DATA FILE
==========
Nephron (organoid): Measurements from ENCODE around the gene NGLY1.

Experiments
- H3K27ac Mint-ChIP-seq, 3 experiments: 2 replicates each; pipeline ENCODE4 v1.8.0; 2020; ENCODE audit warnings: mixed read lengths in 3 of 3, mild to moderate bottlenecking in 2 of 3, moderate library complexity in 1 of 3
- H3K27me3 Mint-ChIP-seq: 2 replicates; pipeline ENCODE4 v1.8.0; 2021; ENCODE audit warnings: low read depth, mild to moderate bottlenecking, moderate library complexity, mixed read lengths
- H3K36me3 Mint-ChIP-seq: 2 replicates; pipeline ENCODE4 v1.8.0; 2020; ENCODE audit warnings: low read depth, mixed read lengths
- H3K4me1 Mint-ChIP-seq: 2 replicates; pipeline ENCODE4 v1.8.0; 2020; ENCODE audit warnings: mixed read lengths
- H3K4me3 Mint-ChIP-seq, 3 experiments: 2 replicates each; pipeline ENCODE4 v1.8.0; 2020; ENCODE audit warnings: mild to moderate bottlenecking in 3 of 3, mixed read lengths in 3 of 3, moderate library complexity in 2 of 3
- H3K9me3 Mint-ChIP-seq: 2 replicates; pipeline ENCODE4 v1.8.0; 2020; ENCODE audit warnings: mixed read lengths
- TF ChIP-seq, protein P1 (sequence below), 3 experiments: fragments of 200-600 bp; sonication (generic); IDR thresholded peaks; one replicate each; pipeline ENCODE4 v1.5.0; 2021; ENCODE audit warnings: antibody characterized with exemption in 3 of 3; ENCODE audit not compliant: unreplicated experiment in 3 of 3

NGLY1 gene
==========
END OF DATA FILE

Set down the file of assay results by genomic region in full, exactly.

Nephron (organoid): Measurements from ENCODE around the gene NGLY1.

Experiments
- H3K27ac Mint-ChIP-seq, 3 experiments: 2 replicates each; pipeline ENCODE4 v1.8.0; 2020; ENCODE audit warnings: mixed read lengths in 3 of 3, mild to moderate bottlenecking in 2 of 3, moderate library complexity in 1 of 3
- H3K27me3 Mint-ChIP-seq: 2 replicates; pipeline ENCODE4 v1.8.0; 2021; ENCODE audit warnings: low read depth, mild to moderate bottlenecking, moderate library complexity, mixed read lengths
- H3K36me3 Mint-ChIP-seq: 2 replicates; pipeline ENCODE4 v1.8.0; 2020; ENCODE audit warnings: low read depth, mixed read lengths
- H3K4me1 Mint-ChIP-seq: 2 replicates; pipeline ENCODE4 v1.8.0; 2020; ENCODE audit warnings: mixed read lengths
- H3K4me3 Mint-ChIP-seq, 3 experiments: 2 replicates each; pipeline ENCODE4 v1.8.0; 2020; ENCODE audit warnings: mild to moderate bottlenecking in 3 of 3, mixed read lengths in 3 of 3, moderate library complexity in 2 of 3
- H3K9me3 Mint-ChIP-seq: 2 replicates; pipeline ENCODE4 v1.8.0; 2020; ENCODE audit warnings: mixed read lengths
- TF ChIP-seq, protein P1 (sequence below), 3 experiments: fragments of 200-600 bp; sonication (generic); IDR thresholded peaks; one replicate each; pipeline ENCODE4 v1.5.0; 2021; ENCODE audit warnings: antibody characterized with exemption in 3 of 3; ENCODE audit not compliant: unreplicated experiment in 3 of 3

NGLY1 gene